The New York Times
By: Tamar Lewin
December 5, 2011
College leaders meet with Obama to discuss costs and productivity
In a private meeting on Monday, President Obama and his secretary of education, Arne Duncan, conferred with a dozen college presidents, mostly from public institutions, and leaders of two nonprofit education organizations, about how to curb the rising cost of college and improve graduation rates.
"It was an unusually interesting meeting, and not your usual list of college presidents," said Jane Wellman, founder and director of the nonprofit Delta Project, which studies college costs. "These were all people who had led institutions that had done something about reducing spending or improving student learning.
"There was good discussion on how we drive down tuition, and what the right role is for the federal government," she said.
The Obama administration's first salvo at college costs came last Tuesday, in a speech by Mr. Duncan in Las Vegas, in which the secretary prodded college officials to tackle the issue with greater creativity and urgency. In recent months, the cost of higher education has become a central issue of the Occupy movement, and one that arouses bipartisan concern.
Also last week, Representative Virginia Foxx, a Republican from North Carolina who is chairwoman of a higher education subcommittee, held her own hearings on college costs.
At Monday's meeting, Mr. Obama spent about an hour with the educators, and Mr. Duncan remained after he left.
Jamie P. Merisotis, president of the Lumina Foundation, which works to increase the number of college graduates, said there seemed to be some consensus at the White House meeting that the federal government should develop policies on financial aid, its biggest tool, to spur a higher graduation rates, whether by limiting the number of semesters for which students could receive aid, requiring them to attend full-time, or doling out aid bit by bit to discourage students from dropping out mid-semester, or other approaches.
"We discussed three core issues," Mr. Merisotis said. "One was responsibility for costs, and what the federal government can do to support innovation with incentive money, or something like Race to the Top. We talked a lot about increasing accountability in student aid. And third, there was conversation about what degrees mean." Mr. Merisotis and Ms. Wellman both testified at Representative Foxx's hearing.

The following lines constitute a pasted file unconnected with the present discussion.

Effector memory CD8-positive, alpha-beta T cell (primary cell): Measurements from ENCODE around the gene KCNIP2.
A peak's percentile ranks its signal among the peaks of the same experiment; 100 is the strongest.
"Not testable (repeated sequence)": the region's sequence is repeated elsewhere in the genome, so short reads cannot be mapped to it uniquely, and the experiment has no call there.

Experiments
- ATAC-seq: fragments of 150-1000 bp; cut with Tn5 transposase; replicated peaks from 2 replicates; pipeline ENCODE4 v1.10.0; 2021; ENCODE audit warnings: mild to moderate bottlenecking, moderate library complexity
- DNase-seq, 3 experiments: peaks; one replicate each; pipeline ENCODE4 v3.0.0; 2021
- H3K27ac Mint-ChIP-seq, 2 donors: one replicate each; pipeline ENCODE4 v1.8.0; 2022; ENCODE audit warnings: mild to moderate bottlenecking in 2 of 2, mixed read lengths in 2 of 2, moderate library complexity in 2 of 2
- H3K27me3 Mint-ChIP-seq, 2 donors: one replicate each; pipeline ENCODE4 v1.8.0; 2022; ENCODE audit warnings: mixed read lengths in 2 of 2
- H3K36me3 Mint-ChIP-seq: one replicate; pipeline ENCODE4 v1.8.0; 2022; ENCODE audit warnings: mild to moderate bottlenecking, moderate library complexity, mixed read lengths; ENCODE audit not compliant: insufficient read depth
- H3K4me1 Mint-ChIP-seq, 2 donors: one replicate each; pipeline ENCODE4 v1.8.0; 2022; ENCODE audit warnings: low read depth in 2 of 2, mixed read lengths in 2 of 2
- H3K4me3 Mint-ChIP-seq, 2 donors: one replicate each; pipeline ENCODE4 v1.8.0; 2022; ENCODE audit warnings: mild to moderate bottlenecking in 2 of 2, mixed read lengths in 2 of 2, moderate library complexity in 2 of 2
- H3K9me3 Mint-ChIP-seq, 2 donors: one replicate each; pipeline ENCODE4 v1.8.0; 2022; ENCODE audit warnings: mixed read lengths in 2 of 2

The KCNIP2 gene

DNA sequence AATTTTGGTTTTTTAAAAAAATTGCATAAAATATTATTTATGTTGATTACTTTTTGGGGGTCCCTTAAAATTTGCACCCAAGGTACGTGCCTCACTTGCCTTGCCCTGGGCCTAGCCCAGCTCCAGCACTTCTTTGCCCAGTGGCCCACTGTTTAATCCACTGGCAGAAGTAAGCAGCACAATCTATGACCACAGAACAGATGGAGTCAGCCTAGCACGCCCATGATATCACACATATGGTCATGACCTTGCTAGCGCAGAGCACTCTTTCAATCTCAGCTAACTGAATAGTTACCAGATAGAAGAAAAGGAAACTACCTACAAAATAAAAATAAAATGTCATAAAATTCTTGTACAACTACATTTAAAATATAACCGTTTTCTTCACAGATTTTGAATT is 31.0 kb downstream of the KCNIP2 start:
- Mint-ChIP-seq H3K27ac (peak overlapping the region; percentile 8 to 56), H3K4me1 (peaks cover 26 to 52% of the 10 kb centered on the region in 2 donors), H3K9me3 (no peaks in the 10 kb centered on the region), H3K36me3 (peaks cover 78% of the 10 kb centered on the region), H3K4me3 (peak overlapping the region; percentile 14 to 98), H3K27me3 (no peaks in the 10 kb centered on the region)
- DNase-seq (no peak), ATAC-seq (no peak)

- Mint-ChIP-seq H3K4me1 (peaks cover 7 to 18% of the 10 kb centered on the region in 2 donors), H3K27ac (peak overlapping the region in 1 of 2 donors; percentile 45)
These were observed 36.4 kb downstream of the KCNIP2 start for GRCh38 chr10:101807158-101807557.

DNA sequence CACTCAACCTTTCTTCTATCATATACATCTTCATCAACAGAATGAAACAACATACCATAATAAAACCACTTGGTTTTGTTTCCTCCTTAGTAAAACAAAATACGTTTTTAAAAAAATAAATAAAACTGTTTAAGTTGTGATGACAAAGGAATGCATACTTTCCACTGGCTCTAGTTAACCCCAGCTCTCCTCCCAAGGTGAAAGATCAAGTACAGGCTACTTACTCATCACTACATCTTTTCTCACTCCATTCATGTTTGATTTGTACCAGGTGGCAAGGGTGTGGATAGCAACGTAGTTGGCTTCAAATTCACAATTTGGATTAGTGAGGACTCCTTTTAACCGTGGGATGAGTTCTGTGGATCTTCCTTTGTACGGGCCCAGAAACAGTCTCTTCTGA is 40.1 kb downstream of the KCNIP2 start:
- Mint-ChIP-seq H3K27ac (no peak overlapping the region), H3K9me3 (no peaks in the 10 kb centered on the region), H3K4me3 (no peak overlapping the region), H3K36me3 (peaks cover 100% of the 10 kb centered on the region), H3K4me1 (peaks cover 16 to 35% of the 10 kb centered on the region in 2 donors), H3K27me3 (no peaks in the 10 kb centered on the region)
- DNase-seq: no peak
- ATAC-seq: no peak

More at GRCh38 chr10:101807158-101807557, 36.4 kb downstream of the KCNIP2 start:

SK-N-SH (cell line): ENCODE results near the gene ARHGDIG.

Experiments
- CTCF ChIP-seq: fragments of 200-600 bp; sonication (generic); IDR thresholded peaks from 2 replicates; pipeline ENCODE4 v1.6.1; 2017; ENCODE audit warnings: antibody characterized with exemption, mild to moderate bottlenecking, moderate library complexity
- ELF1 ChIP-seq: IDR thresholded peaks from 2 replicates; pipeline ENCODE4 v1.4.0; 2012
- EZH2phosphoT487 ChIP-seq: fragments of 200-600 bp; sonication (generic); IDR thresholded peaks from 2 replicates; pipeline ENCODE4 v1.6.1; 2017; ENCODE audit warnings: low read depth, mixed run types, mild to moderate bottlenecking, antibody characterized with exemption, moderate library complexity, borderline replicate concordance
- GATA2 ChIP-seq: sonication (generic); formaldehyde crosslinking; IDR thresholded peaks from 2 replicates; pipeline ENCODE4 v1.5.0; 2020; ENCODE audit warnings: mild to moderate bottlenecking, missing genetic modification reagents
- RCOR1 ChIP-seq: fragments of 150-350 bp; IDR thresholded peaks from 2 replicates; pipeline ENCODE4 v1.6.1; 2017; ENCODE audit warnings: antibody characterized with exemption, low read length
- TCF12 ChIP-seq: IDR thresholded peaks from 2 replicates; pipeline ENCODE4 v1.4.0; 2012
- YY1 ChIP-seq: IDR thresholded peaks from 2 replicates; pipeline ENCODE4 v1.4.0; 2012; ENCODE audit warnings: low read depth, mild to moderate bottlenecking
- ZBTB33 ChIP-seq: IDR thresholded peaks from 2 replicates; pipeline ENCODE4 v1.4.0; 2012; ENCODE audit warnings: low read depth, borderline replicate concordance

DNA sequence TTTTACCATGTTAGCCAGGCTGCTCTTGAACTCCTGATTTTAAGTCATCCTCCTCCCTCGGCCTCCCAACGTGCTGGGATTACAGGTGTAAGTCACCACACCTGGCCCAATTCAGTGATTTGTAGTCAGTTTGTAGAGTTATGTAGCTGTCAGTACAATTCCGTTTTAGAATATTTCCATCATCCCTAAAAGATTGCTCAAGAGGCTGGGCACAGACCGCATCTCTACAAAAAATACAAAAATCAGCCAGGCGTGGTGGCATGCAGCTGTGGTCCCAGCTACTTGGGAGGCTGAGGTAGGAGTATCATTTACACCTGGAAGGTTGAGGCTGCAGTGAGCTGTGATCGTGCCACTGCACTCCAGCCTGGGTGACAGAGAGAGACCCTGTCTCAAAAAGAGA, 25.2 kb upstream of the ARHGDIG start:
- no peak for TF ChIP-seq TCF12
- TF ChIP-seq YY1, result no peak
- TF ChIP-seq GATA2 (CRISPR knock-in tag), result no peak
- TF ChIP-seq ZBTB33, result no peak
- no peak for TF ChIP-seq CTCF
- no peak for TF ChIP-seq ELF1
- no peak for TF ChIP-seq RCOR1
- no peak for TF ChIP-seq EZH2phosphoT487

Several of the participants said they discussed the importance of linking colleges with K-12 education, and a recognition that attempts to control costs would require a fundamental rethinking of the traditional model of higher education, making greater, and different, use of technology.
"If we're going to address the 37 million adults with some college and no degree, we can't just tweak the existing model," said Robert W. Mendenhall of Western Governors University, an online nonprofit university. "Mostly in higher education, technology is an add-on cost that doesn't change the model at all. We need to fundamentally change the faculty role, and use technology to do the teaching."
Larry D. Shinn, the president of Berea College, did not disagree. "We're structured in a 19th-century model, but I think we all know now that blended learning, combining technology and classroom learning, can let us educate for less cost," he said. "The question is how we get there from here."
Participants said that everyone understood that additional financing for education would be scarce in the coming years, making it crucial to improve affordability and graduation rates through innovation, including online learning.
"The key message was a challenge to us to question all our strongly held assumptions, including getting our faculty to think differently about teaching," said Jared L. Cohon, the president of Carnegie Mellon University, which has developed online classes that provide instructors real-time information about each student's progress. "I personally get very uncomfortable when people start talking about replacing faculty with technology," he said, "But I do think technology can help us educate more students faster and better."
The Carnegie Mellon courses are now being used at many universities, including in pilot programs at the three large statewide university systems -- Maryland, New York and Texas -- whose presidents all attended the meeting.